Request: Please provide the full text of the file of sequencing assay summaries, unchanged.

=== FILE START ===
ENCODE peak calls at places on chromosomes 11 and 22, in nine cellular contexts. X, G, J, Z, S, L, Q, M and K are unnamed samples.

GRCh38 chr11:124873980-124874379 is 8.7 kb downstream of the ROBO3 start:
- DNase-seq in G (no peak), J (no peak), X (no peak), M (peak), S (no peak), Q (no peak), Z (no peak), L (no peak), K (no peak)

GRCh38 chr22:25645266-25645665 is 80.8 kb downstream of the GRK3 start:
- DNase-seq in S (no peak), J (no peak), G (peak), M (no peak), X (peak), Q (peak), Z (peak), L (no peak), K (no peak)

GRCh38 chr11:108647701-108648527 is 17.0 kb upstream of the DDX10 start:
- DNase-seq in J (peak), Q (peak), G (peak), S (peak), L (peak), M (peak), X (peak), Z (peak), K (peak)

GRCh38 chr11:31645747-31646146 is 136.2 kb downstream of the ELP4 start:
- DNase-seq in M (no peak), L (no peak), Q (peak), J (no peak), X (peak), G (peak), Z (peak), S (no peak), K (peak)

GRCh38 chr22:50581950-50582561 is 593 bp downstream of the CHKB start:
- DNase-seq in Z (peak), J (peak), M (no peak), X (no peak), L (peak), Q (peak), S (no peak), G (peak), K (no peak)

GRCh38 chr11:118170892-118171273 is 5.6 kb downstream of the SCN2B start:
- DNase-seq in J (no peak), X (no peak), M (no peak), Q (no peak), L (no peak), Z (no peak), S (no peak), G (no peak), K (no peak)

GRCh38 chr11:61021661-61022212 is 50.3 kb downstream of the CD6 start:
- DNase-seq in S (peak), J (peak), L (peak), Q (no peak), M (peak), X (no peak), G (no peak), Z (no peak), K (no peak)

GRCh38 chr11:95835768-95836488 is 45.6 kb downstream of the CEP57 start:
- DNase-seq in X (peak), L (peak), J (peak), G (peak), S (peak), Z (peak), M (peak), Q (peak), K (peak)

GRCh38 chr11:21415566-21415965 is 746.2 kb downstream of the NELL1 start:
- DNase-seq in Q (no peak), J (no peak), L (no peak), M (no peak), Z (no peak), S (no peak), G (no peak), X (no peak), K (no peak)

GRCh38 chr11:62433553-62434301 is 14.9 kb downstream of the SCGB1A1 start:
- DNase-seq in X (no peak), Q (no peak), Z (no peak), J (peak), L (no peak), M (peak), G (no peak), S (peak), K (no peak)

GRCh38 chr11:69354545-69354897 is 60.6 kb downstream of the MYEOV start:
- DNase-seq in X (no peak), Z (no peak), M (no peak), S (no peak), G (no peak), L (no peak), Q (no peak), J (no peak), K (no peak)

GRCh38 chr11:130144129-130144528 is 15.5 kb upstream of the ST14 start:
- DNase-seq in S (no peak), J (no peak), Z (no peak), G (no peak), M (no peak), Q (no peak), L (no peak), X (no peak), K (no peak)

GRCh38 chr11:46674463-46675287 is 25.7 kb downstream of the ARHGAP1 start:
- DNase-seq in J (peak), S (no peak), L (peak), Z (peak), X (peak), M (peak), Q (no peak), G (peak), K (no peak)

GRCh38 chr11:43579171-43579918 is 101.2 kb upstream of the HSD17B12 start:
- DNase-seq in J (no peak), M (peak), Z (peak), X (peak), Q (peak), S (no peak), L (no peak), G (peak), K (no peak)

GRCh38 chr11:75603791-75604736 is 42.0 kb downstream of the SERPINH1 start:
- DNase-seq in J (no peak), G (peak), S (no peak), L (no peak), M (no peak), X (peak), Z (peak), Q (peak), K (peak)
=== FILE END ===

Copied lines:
ENCODE peak calls at places on chromosomes 11 and 22, in nine cellular contexts. X, G, J, Z, S, L, Q, M and K are unnamed samples.

GRCh38 chr11:124873980-124874379 is 8.7 kb downstream of the ROBO3 start:
- DNase-seq in G (no peak), J (no peak), X (no peak), M (peak), S (no peak), Q (no peak), Z (no peak), L (no peak), K (no peak)

GRCh38 chr22:25645266-25645665 is 80.8 kb downstream of the GRK3 start:
- DNase-seq in S (no peak), J (no peak), G (peak), M (no peak), X (peak), Q (peak), Z (peak), L (no peak), K (no peak)

GRCh38 chr11:108647701-108648527 is 17.0 kb upstream of the DDX10 start:
- DNase-seq in J (peak), Q (peak), G (peak), S (peak), L (peak), M (peak), X (peak), Z (peak), K (peak)

GRCh38 chr11:31645747-31646146 is 136.2 kb downstream of the ELP4 start:
- DNase-seq in M (no peak), L (no peak), Q (peak), J (no peak), X (peak), G (peak), Z (peak), S (no peak), K (peak)

GRCh38 chr22:50581950-50582561 is 593 bp downstream of the CHKB start:
- DNase-seq in Z (peak), J (peak), M (no peak), X (no peak), L (peak), Q (peak), S (no peak), G (peak), K (no peak)

GRCh38 chr11:118170892-118171273 is 5.6 kb downstream of the SCN2B start:
- DNase-seq in J (no peak), X (no peak), M (no peak), Q (no peak), L (no peak), Z (no peak), S (no peak), G (no peak), K (no peak)

GRCh38 chr11:61021661-61022212 is 50.3 kb downstream of the CD6 start:
- DNase-seq in S (peak), J (peak), L (peak), Q (no peak), M (peak), X (no peak), G (no peak), Z (no peak), K (no peak)

GRCh38 chr11:95835768-95836488 is 45.6 kb downstream of the CEP57 start:
- DNase-seq in X (peak), L (peak), J (peak), G (peak), S (peak), Z (peak), M (peak), Q (peak), K (peak)

GRCh38 chr11:21415566-21415965 is 746.2 kb downstream of the NELL1 start:
- DNase-seq in Q (no peak), J (no peak), L (no peak), M (no peak), Z (no peak), S (no peak), G (no peak), X (no peak), K (no peak)

GRCh38 chr11:62433553-62434301 is 14.9 kb downstream of the SCGB1A1 start:
- DNase-seq in X (no peak), Q (no peak), Z (no peak), J (peak), L (no peak), M (peak), G (no peak), S (peak), K (no peak)

GRCh38 chr11:69354545-69354897 is 60.6 kb downstream of the MYEOV start:
- DNase-seq in X (no peak), Z (no peak), M (no peak), S (no peak), G (no peak), L (no peak), Q (no peak), J (no peak), K (no peak)

GRCh38 chr11:130144129-130144528 is 15.5 kb upstream of the ST14 start:
- DNase-seq in S (no peak), J (no peak), Z (no peak), G (no peak), M (no peak), Q (no peak), L (no peak), X (no peak), K (no peak)

GRCh38 chr11:46674463-46675287 is 25.7 kb downstream of the ARHGAP1 start:
- DNase-seq in J (peak), S (no peak), L (peak), Z (peak), X (peak), M (peak), Q (no peak), G (peak), K (no peak)

GRCh38 chr11:43579171-43579918 is 101.2 kb upstream of the HSD17B12 start:
- DNase-seq in J (no peak), M (peak), Z (peak), X (peak), Q (peak), S (no peak), L (no peak), G (peak), K (no peak)

GRCh38 chr11:75603791-75604736 is 42.0 kb downstream of the SERPINH1 start:
- DNase-seq in J (no peak), G (peak), S (no peak), L (no peak), M (no peak), X (peak), Z (peak), Q (peak), K (peak)